The Best Cat Carrier (In Addition to YOU!) Part 1
No matter how cuddly your cat is, it’s very frustrating to veterinary staff for parents to walk in carrying their cats in their arms without carriers. I don’t care if it’s been okay every time so far. There may be a time when a particular other creature in the waiting area looks at your fur-kid a certain way and a fight breaks out, causing general mayhem or injury.
Speaking as someone whose dog was prone to lunging and making prey of every single cat it ever noticed, it upset me terribly when people wouldn’t take me seriously when I’d warn them to enclose their cat. They’d usually be offended, when I was warning them for their protection! If you’re resistant to using a carrier because your purr-monster doesn’t like the one you have, maybe a different model would be preferred? According to Karen Commings,
If getting your cat into his carrier is a clawing nightmare, you may not have the right carrier for your pet. The type of carrier you have may greatly affect his desire to get into it as well as his comfort while traveling.
Cats unhappy about their surroundings in a car or other moving vehicle may howl, yowl, experience stress and be generally miserable. If you must take your cat to the veterinarian, the stress experienced due to the trip may raise his pulse and breathing rate, and may even cause exaggerated glucose (sugar) readings on his blood tests.
The type of carrier also may affect how easily you are able to transport your cat. When purchasing a carrier, give careful consideration to your needs and those of your cat.
Getting the Right Carrier
One of the most important considerations is the size of the carrier. Is it large enough for your cat? Squeezing big Ben into a carrier that was made for tiny Tim will reduce Ben’s desire to travel. If you adopted a cute little kitten, consider getting a carrier that will accommodate him as an adult rather than a small carrier that you will have to replace in a year or two. In addition, all carriers must have a few standard features.
- Ventilation. Any cat, but especially one that is stressed by traveling, needs to have the flow of air through the carrier to accommodate a possible increased breathing rate. Most cat carriers have vents on at least three sides to allow ample air to pass through. If your trip is lengthy or if your cat is shipped in the cargo hold of an airplane, adequate ventilation is an important feature. Another important feature for those long trips is an attached bowl for water so your cat doesn’t become dehydrated.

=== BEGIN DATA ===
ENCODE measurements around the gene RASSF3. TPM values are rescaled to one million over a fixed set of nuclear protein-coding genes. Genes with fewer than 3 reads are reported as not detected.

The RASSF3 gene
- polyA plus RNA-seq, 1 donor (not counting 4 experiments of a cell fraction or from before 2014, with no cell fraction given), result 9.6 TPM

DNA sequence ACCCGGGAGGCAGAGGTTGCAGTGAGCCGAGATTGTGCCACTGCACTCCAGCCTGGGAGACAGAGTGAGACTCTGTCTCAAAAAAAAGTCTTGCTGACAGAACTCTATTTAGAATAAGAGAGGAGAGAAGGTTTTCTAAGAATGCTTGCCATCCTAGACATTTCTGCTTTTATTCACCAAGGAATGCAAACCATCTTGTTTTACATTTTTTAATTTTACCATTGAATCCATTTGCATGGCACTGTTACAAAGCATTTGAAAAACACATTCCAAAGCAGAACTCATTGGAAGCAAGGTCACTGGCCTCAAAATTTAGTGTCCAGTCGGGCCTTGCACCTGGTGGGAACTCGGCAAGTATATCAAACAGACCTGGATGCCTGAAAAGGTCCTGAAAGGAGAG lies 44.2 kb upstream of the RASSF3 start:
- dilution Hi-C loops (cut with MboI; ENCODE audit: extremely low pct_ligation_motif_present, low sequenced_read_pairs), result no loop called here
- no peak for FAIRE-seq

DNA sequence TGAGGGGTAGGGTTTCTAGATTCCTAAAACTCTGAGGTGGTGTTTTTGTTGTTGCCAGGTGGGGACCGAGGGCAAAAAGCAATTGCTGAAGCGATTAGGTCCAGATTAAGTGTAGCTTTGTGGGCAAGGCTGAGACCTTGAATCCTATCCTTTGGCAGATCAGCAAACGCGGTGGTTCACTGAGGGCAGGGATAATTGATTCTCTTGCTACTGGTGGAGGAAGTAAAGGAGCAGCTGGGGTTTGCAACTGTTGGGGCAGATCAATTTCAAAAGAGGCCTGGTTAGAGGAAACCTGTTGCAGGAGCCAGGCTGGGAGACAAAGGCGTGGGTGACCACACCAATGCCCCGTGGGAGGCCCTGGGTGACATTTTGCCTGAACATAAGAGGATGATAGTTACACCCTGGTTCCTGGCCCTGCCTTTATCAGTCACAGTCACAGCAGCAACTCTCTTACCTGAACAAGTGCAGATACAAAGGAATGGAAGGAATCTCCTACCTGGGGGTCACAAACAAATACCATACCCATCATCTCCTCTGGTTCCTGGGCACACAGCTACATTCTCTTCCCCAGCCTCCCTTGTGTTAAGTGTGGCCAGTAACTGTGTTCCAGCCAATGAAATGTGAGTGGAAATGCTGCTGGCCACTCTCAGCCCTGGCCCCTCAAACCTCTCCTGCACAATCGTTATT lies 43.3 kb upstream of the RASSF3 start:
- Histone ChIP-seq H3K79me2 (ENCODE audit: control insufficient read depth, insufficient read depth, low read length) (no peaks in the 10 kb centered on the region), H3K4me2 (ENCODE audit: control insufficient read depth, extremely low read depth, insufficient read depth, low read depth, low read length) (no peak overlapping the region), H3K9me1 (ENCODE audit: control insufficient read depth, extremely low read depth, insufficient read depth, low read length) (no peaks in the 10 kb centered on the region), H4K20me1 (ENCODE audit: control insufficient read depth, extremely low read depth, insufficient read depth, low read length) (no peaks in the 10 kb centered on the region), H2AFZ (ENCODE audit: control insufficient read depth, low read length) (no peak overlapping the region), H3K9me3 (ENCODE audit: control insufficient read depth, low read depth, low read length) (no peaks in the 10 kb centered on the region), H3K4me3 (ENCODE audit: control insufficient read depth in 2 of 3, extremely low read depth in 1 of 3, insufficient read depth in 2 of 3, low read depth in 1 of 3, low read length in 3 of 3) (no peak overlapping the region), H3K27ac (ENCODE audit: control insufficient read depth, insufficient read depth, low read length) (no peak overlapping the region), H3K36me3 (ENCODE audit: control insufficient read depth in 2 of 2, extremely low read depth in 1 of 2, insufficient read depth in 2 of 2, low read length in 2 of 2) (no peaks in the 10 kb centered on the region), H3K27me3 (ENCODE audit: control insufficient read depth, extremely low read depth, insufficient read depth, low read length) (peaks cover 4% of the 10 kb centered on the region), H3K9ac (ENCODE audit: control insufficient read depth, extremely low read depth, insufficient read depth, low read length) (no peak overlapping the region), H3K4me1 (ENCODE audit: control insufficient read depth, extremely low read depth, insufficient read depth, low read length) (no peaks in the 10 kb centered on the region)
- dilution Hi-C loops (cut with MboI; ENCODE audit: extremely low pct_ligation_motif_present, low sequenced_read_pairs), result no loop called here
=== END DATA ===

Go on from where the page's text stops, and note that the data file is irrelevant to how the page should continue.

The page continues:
- Security. Make certain it can be latched securely. Dial latch systems or pinch latches don’t accidentally come loose. This is especially important if your cat is traveling by airplane. If the carrier comes in two parts, a top and a bottom, make sure that whatever prongs fasten the two parts together are strong enough to hold if the carrier is jostled. Metal nuts and bolts are typically stronger than plastic and less likely to break.
- Top-loading feature. Many cats are more easily placed in a carrier through the top rather than the side or front. Top-loading carriers are a more recent invention; they satisfy those cat owners whose cats put up a fuss when the owner tries to shove them into a carrier head first. Placing a cat into a carrier feet first is often easier and less stressful for the cat and owner. Top-loading carriers come in a variety of styles including one that looks like a basket and can be carried over the arm.
Speaking from experience, these are excellent points! Please see the next post for continued features to look for in cat carriers.
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